The next story is Pathfinder-not-Pathfinder. Jason Bulmahn is the Director of Game Design at Paizo and created Pathfinder. However, he also has a side gig at Minotaur Games, and it’s Minotaur Games who are Kickstarting Hopefinder.
If that sounds sunny, hold your horses, as Hopefinder is a zombie apocalypse, and I guess the survivors are really keen to find some hope.
Hopefinder is a relatively low-key entry on Kickstarter but has thrashed its humble campaign goal and has a few hundred backers.
Let’s do freebies and continue with the not-5e theme. There’s the Elemental system; for one, Gildor Games have been promoting it by offering a generous series of free downloads.
Next in the Legends of Gildor are Children of the Black Monolith. That’s swords and sorcery, 30 pages and with six pre-genned characters.
Supporting the Kickstarter, Space Otter Publishing has released a free quickstart for DecKarnage. In this quirky game, the PCs aren’t the heroes; they’re the also-runs sent out to raid between the epic battles.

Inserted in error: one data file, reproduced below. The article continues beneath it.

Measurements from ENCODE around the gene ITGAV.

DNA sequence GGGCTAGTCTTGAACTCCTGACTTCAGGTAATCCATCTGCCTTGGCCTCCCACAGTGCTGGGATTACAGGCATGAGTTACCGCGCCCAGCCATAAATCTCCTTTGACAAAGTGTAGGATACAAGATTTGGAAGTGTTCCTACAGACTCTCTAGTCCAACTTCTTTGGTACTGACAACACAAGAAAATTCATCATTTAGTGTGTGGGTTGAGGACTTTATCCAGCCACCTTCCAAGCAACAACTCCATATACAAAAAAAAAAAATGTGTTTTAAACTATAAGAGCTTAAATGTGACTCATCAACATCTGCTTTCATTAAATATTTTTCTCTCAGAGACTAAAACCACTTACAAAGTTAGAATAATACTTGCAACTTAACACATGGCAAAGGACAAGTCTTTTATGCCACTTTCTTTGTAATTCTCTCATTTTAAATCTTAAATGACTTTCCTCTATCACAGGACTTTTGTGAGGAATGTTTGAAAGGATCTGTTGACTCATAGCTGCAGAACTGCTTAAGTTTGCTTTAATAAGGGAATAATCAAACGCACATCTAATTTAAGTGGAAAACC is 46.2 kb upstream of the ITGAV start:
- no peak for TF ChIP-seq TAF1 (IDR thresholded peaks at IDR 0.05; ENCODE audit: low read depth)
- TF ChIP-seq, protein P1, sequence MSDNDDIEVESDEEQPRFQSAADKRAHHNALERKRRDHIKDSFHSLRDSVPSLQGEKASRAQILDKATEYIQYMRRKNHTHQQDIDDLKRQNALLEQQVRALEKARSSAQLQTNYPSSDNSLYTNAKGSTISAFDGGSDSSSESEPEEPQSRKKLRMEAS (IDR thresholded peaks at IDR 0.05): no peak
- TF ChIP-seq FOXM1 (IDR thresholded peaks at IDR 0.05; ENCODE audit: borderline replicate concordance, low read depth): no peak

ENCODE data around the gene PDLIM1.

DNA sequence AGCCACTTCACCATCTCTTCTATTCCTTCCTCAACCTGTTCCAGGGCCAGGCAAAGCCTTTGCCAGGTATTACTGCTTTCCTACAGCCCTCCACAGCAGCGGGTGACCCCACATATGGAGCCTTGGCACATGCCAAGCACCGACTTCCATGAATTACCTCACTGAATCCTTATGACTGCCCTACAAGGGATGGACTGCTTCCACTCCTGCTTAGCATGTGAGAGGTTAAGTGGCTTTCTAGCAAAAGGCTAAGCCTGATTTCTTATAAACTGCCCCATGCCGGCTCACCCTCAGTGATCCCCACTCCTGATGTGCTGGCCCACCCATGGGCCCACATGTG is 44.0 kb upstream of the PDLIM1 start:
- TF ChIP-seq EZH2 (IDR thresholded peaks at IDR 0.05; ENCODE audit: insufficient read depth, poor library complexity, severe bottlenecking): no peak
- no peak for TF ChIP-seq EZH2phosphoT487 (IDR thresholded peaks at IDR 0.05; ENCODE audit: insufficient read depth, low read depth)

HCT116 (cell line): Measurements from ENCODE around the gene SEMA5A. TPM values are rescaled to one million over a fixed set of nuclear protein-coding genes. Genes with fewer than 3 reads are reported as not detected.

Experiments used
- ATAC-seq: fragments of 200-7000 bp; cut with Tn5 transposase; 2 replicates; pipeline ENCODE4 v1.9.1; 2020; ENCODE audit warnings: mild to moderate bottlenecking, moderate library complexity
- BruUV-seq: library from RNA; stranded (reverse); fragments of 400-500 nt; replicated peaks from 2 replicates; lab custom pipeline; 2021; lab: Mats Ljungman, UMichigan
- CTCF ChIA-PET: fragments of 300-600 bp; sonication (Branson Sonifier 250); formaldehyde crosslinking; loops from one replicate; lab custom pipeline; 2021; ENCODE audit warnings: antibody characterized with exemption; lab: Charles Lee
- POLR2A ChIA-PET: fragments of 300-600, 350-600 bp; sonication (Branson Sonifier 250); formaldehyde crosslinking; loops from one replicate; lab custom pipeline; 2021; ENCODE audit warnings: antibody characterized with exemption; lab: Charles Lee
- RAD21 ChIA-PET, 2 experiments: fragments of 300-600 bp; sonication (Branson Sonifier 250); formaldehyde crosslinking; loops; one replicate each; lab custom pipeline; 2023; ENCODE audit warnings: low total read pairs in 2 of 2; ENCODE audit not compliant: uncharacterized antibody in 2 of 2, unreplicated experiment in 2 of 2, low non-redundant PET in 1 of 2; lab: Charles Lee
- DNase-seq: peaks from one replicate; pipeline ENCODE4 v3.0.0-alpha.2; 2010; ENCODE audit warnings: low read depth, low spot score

In bundles, and running to about the 6th of March there’s The One Ring Starter Collection on the Bundle of Holding.
You don’t get the core rules, but you do get both the Starter Set and the solo-rules, aka Strider Mode, downloads.
Finishing earlier, around March 1st, there’s Godbound, returning from 2020, and a chance to play in a dying world with demigods.
Lastly, AAW, Jonathan G. Nelson and dozens of RPG publishers have put together Aid for Turkiye. You can find that on DriveThruRPG, but it’s hard to search for as they’ve spelt Turkey; T.U.R.K.I.Y.E. That’s probably the local and wise way to do it, but I worry it makes the bundle hard to find.
Also, normally I’m glad at the ease at which Geek Native tech turns links into affiliate code so I can try and reduce the cost of running the site. That’s not the case in charity deals like this, and I’ve found it easier simply to tally up any revenue I earn off the charity effort and donate it directly myself.
So, let’s finish there; don’t stay up to the witching hour writing RPG newsletters and keep safe.
Start up a conversation in the comments below.